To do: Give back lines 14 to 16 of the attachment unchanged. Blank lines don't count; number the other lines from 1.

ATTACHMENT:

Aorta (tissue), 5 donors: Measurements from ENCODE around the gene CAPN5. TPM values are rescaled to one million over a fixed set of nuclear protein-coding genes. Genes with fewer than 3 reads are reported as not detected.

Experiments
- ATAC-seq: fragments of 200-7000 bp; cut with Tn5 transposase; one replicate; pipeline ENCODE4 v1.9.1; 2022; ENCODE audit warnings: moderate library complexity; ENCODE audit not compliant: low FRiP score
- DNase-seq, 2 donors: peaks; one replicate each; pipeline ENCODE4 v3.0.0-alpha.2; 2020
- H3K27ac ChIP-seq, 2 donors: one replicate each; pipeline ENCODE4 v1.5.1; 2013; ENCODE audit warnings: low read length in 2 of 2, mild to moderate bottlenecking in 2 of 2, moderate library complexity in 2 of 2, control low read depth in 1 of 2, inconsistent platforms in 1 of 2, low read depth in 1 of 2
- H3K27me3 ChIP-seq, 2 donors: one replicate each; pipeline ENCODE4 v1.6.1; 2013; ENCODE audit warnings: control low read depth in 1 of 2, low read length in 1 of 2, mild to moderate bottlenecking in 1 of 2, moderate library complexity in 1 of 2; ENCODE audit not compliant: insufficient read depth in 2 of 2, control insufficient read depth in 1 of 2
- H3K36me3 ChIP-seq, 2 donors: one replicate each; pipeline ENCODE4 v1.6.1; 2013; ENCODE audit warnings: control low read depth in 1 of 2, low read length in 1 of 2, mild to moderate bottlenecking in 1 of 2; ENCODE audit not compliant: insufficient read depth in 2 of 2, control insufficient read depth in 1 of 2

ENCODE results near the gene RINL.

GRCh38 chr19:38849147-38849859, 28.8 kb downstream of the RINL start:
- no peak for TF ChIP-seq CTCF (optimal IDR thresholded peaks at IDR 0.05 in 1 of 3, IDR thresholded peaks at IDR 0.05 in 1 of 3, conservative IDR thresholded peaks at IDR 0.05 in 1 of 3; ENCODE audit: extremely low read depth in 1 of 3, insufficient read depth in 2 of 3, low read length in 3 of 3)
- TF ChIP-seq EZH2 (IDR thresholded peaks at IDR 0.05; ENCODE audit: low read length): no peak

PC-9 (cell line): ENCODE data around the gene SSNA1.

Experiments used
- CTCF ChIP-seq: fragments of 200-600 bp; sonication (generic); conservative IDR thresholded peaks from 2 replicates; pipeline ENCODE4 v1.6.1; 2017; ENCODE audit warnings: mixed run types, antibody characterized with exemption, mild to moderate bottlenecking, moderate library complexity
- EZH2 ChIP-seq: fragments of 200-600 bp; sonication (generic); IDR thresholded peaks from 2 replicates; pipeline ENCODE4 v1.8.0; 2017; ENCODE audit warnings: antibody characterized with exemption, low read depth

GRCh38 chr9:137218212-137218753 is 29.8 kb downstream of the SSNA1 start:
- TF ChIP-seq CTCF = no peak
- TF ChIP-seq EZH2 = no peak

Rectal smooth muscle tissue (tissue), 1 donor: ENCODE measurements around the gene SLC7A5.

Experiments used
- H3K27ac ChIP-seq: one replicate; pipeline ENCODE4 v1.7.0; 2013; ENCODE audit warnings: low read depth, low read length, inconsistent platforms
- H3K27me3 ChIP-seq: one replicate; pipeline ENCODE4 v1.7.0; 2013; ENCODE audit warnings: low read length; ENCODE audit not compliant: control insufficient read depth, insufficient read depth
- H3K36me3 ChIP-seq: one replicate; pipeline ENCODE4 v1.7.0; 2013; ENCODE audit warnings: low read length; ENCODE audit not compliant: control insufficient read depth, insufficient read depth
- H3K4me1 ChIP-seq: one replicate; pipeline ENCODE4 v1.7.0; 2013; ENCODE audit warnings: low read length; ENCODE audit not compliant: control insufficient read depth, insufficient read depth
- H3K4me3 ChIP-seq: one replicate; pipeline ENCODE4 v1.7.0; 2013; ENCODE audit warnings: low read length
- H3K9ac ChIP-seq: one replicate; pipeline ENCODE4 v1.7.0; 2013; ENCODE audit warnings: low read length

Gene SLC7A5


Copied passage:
- CTCF ChIP-seq: fragments of 200-600 bp; sonication (generic); conservative IDR thresholded peaks from 2 replicates; pipeline ENCODE4 v1.6.1; 2017; ENCODE audit warnings: mixed run types, antibody characterized with exemption, mild to moderate bottlenecking, moderate library complexity
- EZH2 ChIP-seq: fragments of 200-600 bp; sonication (generic); IDR thresholded peaks from 2 replicates; pipeline ENCODE4 v1.8.0; 2017; ENCODE audit warnings: antibody characterized with exemption, low read depth

GRCh38 chr9:137218212-137218753 is 29.8 kb downstream of the SSNA1 start: